- The Washington Times - Saturday, September 13, 2003

SEOUL — The most powerful typhoon to ever hit South Korea in modern times flipped over a floating hotel, twisted massive cranes, killed at least 62 persons and left another 25 missing yesterday.

Typhoon Maemi lashed the southeastern coast with 135-mph winds Friday night before subsiding into a tropical storm yesterday morning. Nearly 25,000 people fled to shelters as the storm dumped 17.8 inches of rain in some places, triggering landslides and floods, the government’s anti-disaster office said.

In Pusan, the nation’s second-largest city and its main port, the storm toppled 11 container-lifting cranes and mangled their steel legs and arms. Steel containers as long as 20 feet were scattered around the port.

A floating hotel anchored at Pusan’s beach flipped over and lay on its side in shallow water. It had been evacuated before the storm. At least 18 empty fishing boats capsized.

Elsewhere in Pusan, a construction crane collapsed on a fire engine, injuring five firefighters.

The typhoon caused a landslide early yesterday that derailed three cars of the Saemaeul Express train as it traveled from Seoul to the southern city of Andong. One person was hospitalized, while 27 others were treated for minor injuries and released.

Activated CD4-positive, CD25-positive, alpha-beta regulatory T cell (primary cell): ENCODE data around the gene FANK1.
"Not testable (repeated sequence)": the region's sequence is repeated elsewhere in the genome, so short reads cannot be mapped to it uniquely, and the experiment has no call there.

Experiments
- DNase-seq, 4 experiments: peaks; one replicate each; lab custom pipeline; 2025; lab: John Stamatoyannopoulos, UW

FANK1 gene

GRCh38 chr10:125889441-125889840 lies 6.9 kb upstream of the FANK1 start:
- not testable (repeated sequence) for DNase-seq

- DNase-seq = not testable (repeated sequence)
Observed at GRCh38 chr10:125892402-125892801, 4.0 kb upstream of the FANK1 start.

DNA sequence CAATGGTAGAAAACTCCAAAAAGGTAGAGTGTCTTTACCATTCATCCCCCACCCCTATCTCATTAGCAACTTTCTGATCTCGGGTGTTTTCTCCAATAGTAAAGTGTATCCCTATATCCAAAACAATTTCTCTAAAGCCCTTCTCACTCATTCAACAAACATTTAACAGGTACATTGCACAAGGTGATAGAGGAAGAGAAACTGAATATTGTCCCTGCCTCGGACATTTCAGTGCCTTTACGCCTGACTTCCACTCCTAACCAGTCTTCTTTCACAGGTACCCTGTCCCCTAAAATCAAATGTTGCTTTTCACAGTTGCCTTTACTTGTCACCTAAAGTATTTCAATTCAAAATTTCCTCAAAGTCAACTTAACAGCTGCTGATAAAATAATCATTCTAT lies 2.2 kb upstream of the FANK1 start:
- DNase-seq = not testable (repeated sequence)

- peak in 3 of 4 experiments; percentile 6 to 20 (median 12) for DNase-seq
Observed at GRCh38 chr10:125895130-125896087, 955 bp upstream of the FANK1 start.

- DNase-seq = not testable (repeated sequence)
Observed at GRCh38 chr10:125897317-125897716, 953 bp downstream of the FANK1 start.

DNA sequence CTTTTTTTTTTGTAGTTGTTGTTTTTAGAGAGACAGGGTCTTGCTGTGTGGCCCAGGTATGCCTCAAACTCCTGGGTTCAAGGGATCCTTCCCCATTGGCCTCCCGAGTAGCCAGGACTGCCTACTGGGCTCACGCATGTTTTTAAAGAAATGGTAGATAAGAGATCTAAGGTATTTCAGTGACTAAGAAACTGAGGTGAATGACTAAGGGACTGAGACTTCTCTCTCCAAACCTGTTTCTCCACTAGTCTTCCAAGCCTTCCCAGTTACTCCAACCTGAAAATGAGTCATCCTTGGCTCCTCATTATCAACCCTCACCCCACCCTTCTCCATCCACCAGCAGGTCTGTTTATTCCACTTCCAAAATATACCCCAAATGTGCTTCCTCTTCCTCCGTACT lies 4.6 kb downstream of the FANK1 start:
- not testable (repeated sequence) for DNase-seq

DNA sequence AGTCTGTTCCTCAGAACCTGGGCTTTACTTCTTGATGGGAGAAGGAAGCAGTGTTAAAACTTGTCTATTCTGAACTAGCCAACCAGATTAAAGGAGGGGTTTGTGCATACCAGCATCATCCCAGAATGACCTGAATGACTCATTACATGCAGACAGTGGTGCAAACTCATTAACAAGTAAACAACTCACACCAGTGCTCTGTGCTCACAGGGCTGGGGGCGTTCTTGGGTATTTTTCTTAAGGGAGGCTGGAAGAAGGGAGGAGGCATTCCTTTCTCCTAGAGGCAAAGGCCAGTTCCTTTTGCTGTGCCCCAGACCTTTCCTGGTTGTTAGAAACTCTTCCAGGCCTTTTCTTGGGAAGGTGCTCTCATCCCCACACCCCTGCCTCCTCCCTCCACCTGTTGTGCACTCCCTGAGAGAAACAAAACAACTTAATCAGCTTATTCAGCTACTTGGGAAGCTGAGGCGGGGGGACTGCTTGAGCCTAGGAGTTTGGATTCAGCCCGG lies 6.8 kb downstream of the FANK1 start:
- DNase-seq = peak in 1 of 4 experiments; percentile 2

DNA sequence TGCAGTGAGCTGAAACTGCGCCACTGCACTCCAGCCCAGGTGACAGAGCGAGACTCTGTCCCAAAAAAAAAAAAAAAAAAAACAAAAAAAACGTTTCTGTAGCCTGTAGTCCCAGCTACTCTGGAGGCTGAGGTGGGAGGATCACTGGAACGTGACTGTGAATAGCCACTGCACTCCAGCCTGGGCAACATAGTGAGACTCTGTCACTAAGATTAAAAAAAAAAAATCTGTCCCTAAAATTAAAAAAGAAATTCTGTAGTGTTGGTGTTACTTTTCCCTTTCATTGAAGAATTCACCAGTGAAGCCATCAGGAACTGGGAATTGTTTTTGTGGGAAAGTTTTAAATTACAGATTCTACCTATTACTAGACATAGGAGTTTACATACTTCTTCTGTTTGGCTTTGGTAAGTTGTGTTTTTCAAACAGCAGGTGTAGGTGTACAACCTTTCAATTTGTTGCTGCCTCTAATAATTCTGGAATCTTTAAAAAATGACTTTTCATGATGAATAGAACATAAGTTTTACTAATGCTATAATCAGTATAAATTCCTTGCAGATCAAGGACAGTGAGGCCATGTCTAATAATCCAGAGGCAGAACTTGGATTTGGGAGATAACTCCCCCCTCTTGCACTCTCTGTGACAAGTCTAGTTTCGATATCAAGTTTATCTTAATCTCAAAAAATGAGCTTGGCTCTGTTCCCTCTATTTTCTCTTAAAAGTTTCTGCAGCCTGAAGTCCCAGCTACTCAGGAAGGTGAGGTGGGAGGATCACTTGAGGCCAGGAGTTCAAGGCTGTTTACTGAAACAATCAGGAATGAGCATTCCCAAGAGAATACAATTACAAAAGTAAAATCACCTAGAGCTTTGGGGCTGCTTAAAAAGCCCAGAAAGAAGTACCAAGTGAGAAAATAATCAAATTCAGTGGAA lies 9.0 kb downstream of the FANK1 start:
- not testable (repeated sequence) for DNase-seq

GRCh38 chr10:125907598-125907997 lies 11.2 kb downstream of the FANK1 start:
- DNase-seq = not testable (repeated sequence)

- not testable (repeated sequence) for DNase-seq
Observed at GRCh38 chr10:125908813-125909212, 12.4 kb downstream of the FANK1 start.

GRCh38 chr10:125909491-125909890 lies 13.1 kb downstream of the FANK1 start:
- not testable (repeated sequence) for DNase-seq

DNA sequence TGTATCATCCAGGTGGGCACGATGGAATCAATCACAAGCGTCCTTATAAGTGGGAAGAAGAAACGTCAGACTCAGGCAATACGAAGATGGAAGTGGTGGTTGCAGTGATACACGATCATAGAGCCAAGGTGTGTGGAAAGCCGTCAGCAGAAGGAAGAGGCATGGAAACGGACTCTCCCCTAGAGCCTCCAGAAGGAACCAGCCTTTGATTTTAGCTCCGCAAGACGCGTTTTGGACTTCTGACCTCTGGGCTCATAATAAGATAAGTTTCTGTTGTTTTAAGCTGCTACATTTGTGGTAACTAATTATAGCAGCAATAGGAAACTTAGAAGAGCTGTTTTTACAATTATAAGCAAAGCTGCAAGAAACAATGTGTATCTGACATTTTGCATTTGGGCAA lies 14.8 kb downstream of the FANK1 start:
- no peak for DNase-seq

The natural disaster office said at least 62 persons were killed by landslides, drowning, electric shock and other causes.

Among those killed were two persons whose bodies were removed from the basement of a shopping center in Masan city. Another 20 persons were feared trapped in the basement and their fate was not known, said Lee Jong-ryol at the city’s anti-disaster center.

Maemi — named for a summer insect, the cicada — is “by far the most powerful typhoon since we began compiling weather records in 1904,” said Yoon Seok-hwan, an official at the Korea Meteorological Administration. He said its wind speed beat the 129.6-mph record set by Typhoon Prapiroon in 2000.

Seoul, the capital, lies well inland in northwestern South Korea and was relatively unaffected by the storm.

Five of the nation’s 18 nuclear power plants were closed because their transformers or power lines were damaged by the typhoon, the anti-disaster headquarters said. No radiation leakage was reported, it said.

About 20 major factories in Ulsan and Onsan cities on the southeast coast, including two major oil refineries, were forced to temporarily halt operations, the Ministry of Commerce, Industry and Energy said.

Prime Minister Goh Kun convened a meeting of ministers to plan for repairing the damage. Chyung Dai-chul, chairman of the ruling Millennium Democratic Party, said he would consult with the government to draft a supplemental budget to assist rehabilitation work in flood-hit areas.

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